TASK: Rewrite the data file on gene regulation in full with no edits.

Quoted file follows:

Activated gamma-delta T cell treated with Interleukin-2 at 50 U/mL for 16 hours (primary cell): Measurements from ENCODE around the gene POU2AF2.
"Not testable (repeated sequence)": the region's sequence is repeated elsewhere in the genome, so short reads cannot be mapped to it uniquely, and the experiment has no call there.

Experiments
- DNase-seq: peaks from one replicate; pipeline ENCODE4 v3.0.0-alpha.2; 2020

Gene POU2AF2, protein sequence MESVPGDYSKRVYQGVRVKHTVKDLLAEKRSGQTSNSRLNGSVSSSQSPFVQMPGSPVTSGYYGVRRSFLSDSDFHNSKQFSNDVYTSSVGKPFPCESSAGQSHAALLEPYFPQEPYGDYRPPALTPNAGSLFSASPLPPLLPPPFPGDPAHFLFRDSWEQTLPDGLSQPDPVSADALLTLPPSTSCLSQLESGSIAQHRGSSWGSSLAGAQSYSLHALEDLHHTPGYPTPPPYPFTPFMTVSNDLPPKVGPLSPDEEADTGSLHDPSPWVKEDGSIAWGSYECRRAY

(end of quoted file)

Activated gamma-delta T cell treated with Interleukin-2 at 50 U/mL for 16 hours (primary cell): Measurements from ENCODE around the gene POU2AF2.
"Not testable (repeated sequence)": the region's sequence is repeated elsewhere in the genome, so short reads cannot be mapped to it uniquely, and the experiment has no call there.

Experiments
- DNase-seq: peaks from one replicate; pipeline ENCODE4 v3.0.0-alpha.2; 2020

Gene POU2AF2, protein sequence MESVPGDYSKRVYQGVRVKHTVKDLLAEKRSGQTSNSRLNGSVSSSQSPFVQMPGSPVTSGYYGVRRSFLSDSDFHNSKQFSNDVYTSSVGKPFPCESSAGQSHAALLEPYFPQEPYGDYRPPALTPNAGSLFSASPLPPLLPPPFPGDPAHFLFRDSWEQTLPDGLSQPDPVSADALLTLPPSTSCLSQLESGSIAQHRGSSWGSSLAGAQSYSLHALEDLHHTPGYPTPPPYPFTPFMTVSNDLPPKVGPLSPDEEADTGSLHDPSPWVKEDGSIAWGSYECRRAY